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Philip Morris charting new course, sans smoke

By Zhong Nan | chinadaily.com.cn | Updated: 2020-02-12 15:03

The charger and the holder (top) of the electric tobacco heating system iQOS of cigarette maker Philip Morris Switzerland are displayed after a news conference in Bern, Switzerland, Nov 19, 2019. [Photo/Agencies]

Philip Morris International, the world's largest non-governmental cigarette seller by sales revenue, has set a new course to focus on technologies that eliminate burning or combustion to cut harmful ingredients in cigarette smoke, a senior executive said.

Eager to pivot from cigarettes and toward new solutions, the firm has introduced iQOS -- which generates no combustion and no smoke -- into the market, and since 2014 it has developed a portfolio of science-backed, smoke-free products for consumers.

André Calantzopoulos, CEO of Launsanne-based PMI, said since tobacco control strategies in most countries focus on supply and demand measures intended to prevent initiation, reduce consumption and encourage cessation, they have resulted in a decline in smoking prevalence over the last three decades, but are unlikely to eliminate smoking altogether.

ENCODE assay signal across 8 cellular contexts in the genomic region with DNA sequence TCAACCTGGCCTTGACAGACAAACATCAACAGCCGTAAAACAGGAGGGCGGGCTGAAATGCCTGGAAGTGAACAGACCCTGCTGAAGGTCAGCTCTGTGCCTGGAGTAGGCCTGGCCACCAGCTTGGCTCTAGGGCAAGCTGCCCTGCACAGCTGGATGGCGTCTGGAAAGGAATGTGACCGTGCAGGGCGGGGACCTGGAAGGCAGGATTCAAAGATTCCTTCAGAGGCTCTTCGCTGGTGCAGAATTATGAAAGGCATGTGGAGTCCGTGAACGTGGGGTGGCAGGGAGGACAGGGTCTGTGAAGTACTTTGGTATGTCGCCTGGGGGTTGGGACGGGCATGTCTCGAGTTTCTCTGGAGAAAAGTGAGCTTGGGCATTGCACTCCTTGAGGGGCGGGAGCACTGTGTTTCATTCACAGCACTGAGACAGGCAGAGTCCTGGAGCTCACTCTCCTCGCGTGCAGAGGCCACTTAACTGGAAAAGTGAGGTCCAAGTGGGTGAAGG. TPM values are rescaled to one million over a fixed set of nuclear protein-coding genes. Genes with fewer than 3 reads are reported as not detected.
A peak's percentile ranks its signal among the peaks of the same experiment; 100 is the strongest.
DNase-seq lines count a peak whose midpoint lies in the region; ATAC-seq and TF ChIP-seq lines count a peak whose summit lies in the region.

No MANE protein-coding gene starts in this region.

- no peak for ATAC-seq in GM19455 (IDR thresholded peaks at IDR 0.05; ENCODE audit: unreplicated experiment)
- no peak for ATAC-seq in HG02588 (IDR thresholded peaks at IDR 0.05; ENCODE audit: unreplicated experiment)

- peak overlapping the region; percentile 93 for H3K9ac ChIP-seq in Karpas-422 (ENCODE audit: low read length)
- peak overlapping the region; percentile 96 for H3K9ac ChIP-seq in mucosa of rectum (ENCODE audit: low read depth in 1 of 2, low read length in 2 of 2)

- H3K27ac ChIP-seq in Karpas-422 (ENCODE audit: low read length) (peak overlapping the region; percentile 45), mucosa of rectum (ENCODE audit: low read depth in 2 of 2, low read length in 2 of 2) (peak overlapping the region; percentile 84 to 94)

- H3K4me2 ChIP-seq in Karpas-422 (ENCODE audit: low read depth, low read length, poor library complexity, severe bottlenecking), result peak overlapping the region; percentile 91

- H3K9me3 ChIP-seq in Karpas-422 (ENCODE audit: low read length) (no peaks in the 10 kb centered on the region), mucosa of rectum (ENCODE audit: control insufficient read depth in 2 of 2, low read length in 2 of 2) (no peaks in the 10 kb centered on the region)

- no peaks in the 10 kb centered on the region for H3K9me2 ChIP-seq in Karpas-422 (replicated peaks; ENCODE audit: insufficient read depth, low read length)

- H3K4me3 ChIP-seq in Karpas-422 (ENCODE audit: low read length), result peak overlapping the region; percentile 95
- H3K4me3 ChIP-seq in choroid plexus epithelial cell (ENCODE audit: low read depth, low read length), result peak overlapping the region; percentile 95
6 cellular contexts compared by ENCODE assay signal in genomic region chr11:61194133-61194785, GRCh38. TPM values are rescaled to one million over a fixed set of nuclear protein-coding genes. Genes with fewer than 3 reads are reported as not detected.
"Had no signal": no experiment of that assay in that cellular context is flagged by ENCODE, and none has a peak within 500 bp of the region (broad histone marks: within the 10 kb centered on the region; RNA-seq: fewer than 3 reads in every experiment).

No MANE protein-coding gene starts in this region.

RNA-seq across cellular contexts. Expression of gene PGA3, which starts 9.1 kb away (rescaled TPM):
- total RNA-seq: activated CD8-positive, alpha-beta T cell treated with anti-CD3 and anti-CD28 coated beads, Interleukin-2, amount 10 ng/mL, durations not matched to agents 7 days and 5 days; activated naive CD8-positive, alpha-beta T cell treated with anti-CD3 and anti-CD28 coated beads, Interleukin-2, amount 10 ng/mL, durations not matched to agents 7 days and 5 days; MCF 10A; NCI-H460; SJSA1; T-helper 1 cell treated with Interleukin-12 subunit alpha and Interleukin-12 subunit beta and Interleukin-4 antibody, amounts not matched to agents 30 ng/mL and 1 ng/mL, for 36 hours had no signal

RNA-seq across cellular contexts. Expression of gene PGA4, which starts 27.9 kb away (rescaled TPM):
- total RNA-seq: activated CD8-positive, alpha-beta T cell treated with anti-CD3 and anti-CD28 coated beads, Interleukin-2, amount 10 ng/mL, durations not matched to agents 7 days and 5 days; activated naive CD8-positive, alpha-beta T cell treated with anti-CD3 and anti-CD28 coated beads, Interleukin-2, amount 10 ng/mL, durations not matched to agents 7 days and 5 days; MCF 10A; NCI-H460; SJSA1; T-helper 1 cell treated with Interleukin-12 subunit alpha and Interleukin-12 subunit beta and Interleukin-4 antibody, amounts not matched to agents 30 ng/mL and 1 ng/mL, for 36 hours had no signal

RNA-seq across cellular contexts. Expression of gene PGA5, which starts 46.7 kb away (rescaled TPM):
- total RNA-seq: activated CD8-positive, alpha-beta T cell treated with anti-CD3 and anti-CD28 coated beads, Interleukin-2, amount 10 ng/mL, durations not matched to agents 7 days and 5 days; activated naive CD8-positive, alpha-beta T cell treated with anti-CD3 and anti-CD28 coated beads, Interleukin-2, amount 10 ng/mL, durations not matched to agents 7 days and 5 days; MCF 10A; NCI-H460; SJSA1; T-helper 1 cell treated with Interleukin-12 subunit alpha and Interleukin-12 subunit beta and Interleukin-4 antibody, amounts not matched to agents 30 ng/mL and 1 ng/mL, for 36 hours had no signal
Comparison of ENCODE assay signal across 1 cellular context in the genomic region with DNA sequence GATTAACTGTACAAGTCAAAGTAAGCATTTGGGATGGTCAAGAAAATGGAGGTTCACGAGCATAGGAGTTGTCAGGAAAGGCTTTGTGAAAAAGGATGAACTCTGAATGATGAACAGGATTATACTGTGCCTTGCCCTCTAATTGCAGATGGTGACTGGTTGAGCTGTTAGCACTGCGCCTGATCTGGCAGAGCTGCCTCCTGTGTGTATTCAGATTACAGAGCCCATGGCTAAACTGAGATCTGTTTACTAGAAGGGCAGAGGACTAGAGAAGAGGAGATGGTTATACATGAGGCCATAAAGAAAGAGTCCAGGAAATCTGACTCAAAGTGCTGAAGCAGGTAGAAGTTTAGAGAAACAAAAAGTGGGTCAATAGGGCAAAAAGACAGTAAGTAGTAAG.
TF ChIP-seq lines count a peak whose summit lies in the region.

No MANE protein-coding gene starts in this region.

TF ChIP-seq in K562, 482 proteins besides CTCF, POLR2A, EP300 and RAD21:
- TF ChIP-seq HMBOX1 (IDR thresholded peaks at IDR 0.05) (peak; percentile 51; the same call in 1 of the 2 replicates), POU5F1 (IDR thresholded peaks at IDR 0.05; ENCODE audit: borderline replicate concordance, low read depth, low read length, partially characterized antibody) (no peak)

Based on population trends, the World Health Organization estimates there will be more than 1 billion smokers by 2025, about the same number as today.

"The totality of evidence shows switching completely to these products -- if they are produced according to appropriate quality and safety standards -- is less harmful than continuing to smoke," Calantzopoulos said, adding the group is building its future on smoke-free products as a better option for consumers who would otherwise continue to smoke. Its vision is these products one day replacing cigarettes.

About 14 percent of PMI's total net revenues to date comes from smoke-free products, driven primarily by iQOS.

More than 1 billion people worldwide smoke cigarettes, according to the WHO. Despite health warnings, campaigns to quit smoking and increasing tobacco control measures, this number will not significantly decrease in the coming years.

PMI, owner of 130 cigarette brands including Marlboro, a popular cigarette brand across the world, spent more than $6 billion on research and development over the last decade.

It plans to switch 40 million men and women who would otherwise continue to smoke, to smoke-free products by 2025.

"In five years from now, we want smoke-free products to be at least 30 percent of our total shipping volume," Calantzopoulos said.

The US company, supported by 77,000 employees across the world, believes rigorous science is at the core of its development and assessment of smoke-free products. It has adopted scientific methods that are being used in the pharmaceutical industry and has conducted over 340 case studies.

When asked how PMI cooperates with Chinese tobacco companies on these initiatives, the company said it welcomes any science and evidence-based innovation that has the potential to offer adult smokers who don't quit a better option.

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